“I loved chemical engineering — I liked the analytics and the numbers,” she said. “But while working as a chemical engineer, I discovered the type of work I really belonged in. It was always about people.”

Sixteen years ago, she made the leap. By starting The Russell Consulting Group, Russell was able to pursue the work she loved. Her firm works with companies, primarily in health care and higher education, to improve productivity and create a great place to work.

“A lot of consultants work on changing behavior, hoping that will impact results,” she said. “I focus on shifting thinking, on identifying thought patterns behind behaviors, on mastering ego to transform cultures.”

Russell’s engineering background has continued to serve her well, giving her firm a competitive edge.

“The strategic-thinking skills I learned help me survive the ups and downs of consulting work,” she said. “If you don’t have that strategic or critical-thinking talent, it’s almost impossible to adapt your business model.”

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Spinning Success

3:21 PM  Jul 25th, 2016
by Anna Adami

A short story by UD senior Anna Adami.

I corner my boss between desks and ask him if we can talk. The whole office hears. The whole office hears everything. We keep our eyes fixed on computer screens and pretend to be lost in our work. Spreadsheets and hollow numbers never led me to feeling found, and I am tired of searching.

I sit across from him in the conference room. He clicks his pen. I give him my two weeks’ notice.

“I’m confused,” he says. He leans back in his chair. “You work hard. With time, you’ll be promoted.”

I watch the clock. “I’m sorry, I am,” I tell him.

“Oh, replacing you won’t be a problem. I’m just concerned for you. Do you have another job lined up?”

“Well, not exactly, but — 

He says, “The economy is tricky. Unemployment is on the rise.”

He stacks a pile of papers that are already straight.

“I’m worried for you.”

“I appreciate your concern, sir.”

He takes an exaggerated breath. “Very well.”

I stand. “Thank you for your understanding.”

“Best of luck.” He turns away from me. I walk out.

I grew up in a one-bedroom apartment with my mother and brother. Mama came home every night after dark with bags under her eyes and fingers that ached.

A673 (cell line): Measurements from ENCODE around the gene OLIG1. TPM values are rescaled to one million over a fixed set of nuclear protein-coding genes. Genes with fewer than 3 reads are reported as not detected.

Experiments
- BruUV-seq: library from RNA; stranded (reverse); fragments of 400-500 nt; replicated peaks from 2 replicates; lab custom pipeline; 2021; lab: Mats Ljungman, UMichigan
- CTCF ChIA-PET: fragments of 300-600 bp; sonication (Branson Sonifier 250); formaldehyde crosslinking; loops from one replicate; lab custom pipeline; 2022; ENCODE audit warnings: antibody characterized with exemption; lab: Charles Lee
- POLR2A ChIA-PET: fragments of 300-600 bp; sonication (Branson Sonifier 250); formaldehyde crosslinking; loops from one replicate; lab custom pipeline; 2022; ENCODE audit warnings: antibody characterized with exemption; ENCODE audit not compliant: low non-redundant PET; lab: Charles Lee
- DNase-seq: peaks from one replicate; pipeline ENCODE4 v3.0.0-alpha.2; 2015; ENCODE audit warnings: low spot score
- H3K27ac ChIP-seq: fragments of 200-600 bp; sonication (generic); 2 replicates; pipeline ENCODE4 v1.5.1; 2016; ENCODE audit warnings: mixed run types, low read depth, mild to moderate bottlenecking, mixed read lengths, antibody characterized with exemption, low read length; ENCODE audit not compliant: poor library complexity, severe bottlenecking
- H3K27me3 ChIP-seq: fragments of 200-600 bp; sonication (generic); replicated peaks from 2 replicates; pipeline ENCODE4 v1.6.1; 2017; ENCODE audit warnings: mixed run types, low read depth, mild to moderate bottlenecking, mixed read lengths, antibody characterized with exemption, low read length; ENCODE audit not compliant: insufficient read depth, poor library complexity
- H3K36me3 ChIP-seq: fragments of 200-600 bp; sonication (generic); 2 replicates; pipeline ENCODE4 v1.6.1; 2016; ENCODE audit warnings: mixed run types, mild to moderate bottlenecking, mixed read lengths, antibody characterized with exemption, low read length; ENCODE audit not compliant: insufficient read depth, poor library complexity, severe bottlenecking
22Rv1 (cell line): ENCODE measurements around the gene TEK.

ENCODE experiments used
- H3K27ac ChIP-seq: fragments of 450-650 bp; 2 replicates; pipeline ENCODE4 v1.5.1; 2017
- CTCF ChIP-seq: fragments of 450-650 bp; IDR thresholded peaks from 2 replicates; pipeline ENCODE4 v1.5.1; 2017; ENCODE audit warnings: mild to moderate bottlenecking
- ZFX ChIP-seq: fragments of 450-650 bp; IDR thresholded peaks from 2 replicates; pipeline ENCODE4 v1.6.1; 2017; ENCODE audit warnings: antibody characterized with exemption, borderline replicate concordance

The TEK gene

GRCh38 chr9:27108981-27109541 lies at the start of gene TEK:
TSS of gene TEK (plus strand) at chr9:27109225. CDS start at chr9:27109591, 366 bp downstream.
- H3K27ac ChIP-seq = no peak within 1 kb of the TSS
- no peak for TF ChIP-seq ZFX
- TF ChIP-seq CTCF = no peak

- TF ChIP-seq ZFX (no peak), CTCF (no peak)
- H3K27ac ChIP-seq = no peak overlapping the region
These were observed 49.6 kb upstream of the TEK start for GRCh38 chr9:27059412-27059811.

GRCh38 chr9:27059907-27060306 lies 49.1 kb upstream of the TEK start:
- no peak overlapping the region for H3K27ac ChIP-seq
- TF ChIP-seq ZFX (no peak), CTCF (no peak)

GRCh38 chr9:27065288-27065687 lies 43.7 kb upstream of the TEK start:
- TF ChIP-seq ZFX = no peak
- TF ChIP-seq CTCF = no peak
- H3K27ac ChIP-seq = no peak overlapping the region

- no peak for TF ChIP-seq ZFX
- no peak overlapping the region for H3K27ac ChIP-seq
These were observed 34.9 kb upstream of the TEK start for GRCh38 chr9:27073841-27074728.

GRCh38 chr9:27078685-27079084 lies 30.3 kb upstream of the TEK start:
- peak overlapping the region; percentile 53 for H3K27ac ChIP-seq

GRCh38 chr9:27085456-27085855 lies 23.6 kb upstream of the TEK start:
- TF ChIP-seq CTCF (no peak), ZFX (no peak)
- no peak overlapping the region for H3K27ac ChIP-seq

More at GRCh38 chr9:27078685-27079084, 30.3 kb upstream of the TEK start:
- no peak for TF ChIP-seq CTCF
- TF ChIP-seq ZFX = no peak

One time, Louie left me home alone. I must have been 6 or 7 years old. He checked his appearance in the cracked mirror. He was nine years older than me. “I gotta go,” he said. “Mama should be home soon.”

I sat alone with dust and cobwebs. I was crying when Mama jiggled open the finicky door. “Hush, child. I know it’s late,” she said, “But I’m here now. I’m here.”

She picked me up and hugged me close. “Let’s get you washed up, why don’t we?” She started the bath, and she sang. She scrubbed me up, and she kept on singing. Then she tucked me into bed. The linens needed to be washed.                                                                                                                                                                                              
I snuggled my body close to hers. “Mmm, girl,” she said,
“You smell good. Like lavender and bubbles.” She was asleep before I could reply. 

She never had time for much. She waited tables in the mornings, sewed shirts the afternoons. She left food for us when she wasn’t home. She had her jobs and she had her kids and she had one friend who came over for dinner on Sundays. After dinner they’d have “adult conversation.” I would crack open the bedroom door, lay on my stomach and listen to the grownups talk as if they were movie stars on the television we never had.

I remember a time they laughed so hard that my mama fell out of her chair. And then they laughed harder.

“I mean, shoot,” my mama said, “he says,” she clutched at her stomach, “he says, ‘You ain’t a slave! You get paid!”’ They howled. Then they wiped the tears off their faces and let silence settle with the dust. My mama reached for a napkin and scrubbed at a stain on the table that never seemed to come off.

“Norma?” her friend asked.

“Hmm, child?”

“We doing a good thing, ya hear?”

My mama nodded her head like she did in church. “I know it,” she said.

Her friend sighed. Mama stood and turned on the radio. Jazz wiped away the silence. She closed her eyes and hummed. She rocked back and forth, tapping her foot, nodding her head. “We doing more than putting food on